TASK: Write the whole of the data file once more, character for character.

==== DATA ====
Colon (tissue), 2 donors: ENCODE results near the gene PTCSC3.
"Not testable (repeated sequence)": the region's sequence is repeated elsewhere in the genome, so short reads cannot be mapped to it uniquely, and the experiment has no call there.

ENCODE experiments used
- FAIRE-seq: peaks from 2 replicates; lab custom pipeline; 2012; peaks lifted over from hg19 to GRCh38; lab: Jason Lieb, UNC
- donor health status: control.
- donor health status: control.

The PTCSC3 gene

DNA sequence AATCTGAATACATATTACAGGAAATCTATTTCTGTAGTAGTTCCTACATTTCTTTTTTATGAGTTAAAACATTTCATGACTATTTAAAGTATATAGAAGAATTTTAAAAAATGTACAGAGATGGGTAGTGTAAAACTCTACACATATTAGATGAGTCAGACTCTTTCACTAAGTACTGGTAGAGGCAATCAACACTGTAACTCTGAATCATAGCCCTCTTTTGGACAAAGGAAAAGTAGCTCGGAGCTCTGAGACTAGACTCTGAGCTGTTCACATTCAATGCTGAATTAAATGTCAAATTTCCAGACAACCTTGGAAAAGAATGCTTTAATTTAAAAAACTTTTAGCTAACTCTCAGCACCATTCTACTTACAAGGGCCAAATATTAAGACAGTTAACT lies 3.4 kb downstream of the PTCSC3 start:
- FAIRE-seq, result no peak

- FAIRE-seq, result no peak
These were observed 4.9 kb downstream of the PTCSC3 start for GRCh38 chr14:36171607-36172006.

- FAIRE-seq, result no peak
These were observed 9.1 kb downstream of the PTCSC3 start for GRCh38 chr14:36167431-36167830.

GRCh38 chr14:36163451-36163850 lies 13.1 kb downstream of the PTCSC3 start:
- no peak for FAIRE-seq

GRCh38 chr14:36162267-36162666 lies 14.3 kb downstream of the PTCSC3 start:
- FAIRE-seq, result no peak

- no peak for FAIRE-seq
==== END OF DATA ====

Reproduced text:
Colon (tissue), 2 donors: ENCODE results near the gene PTCSC3.
"Not testable (repeated sequence)": the region's sequence is repeated elsewhere in the genome, so short reads cannot be mapped to it uniquely, and the experiment has no call there.

ENCODE experiments used
- FAIRE-seq: peaks from 2 replicates; lab custom pipeline; 2012; peaks lifted over from hg19 to GRCh38; lab: Jason Lieb, UNC
- donor health status: control.
- donor health status: control.

The PTCSC3 gene

DNA sequence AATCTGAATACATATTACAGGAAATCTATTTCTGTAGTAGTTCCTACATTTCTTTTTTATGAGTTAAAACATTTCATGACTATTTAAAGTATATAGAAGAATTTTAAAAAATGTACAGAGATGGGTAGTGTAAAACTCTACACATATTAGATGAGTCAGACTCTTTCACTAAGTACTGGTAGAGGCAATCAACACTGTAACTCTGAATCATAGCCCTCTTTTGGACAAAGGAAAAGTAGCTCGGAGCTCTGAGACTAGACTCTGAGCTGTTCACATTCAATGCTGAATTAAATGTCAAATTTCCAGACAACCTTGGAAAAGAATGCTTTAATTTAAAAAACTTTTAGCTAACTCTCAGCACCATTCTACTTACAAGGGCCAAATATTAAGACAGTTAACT lies 3.4 kb downstream of the PTCSC3 start:
- FAIRE-seq, result no peak

- FAIRE-seq, result no peak
These were observed 4.9 kb downstream of the PTCSC3 start for GRCh38 chr14:36171607-36172006.

- FAIRE-seq, result no peak
These were observed 9.1 kb downstream of the PTCSC3 start for GRCh38 chr14:36167431-36167830.

GRCh38 chr14:36163451-36163850 lies 13.1 kb downstream of the PTCSC3 start:
- no peak for FAIRE-seq

GRCh38 chr14:36162267-36162666 lies 14.3 kb downstream of the PTCSC3 start:
- FAIRE-seq, result no peak

- no peak for FAIRE-seq